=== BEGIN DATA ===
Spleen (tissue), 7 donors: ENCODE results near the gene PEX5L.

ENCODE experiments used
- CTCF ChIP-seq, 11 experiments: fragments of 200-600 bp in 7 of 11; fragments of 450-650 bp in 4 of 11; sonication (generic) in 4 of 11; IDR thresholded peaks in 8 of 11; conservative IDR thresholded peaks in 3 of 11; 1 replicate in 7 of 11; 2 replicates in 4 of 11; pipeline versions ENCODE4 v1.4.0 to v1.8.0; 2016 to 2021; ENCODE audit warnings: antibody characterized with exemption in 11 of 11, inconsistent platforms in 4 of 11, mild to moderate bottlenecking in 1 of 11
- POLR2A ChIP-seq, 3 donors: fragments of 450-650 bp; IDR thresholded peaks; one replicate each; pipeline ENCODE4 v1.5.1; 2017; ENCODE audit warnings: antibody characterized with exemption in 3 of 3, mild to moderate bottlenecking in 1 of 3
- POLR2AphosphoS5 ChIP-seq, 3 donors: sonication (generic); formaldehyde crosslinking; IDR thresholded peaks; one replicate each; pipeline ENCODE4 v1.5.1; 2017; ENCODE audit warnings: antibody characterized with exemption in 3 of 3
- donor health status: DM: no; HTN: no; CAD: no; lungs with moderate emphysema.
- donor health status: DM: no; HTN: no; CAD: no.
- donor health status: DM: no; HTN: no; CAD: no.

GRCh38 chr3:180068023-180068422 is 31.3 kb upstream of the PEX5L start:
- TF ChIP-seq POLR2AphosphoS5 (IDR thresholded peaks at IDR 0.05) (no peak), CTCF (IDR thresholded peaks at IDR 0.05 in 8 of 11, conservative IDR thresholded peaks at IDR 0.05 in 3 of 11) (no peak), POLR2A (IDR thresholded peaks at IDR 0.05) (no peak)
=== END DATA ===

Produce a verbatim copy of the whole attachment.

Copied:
Spleen (tissue), 7 donors: ENCODE results near the gene PEX5L.

ENCODE experiments used
- CTCF ChIP-seq, 11 experiments: fragments of 200-600 bp in 7 of 11; fragments of 450-650 bp in 4 of 11; sonication (generic) in 4 of 11; IDR thresholded peaks in 8 of 11; conservative IDR thresholded peaks in 3 of 11; 1 replicate in 7 of 11; 2 replicates in 4 of 11; pipeline versions ENCODE4 v1.4.0 to v1.8.0; 2016 to 2021; ENCODE audit warnings: antibody characterized with exemption in 11 of 11, inconsistent platforms in 4 of 11, mild to moderate bottlenecking in 1 of 11
- POLR2A ChIP-seq, 3 donors: fragments of 450-650 bp; IDR thresholded peaks; one replicate each; pipeline ENCODE4 v1.5.1; 2017; ENCODE audit warnings: antibody characterized with exemption in 3 of 3, mild to moderate bottlenecking in 1 of 3
- POLR2AphosphoS5 ChIP-seq, 3 donors: sonication (generic); formaldehyde crosslinking; IDR thresholded peaks; one replicate each; pipeline ENCODE4 v1.5.1; 2017; ENCODE audit warnings: antibody characterized with exemption in 3 of 3
- donor health status: DM: no; HTN: no; CAD: no; lungs with moderate emphysema.
- donor health status: DM: no; HTN: no; CAD: no.
- donor health status: DM: no; HTN: no; CAD: no.

GRCh38 chr3:180068023-180068422 is 31.3 kb upstream of the PEX5L start:
- TF ChIP-seq POLR2AphosphoS5 (IDR thresholded peaks at IDR 0.05) (no peak), CTCF (IDR thresholded peaks at IDR 0.05 in 8 of 11, conservative IDR thresholded peaks at IDR 0.05 in 3 of 11) (no peak), POLR2A (IDR thresholded peaks at IDR 0.05) (no peak)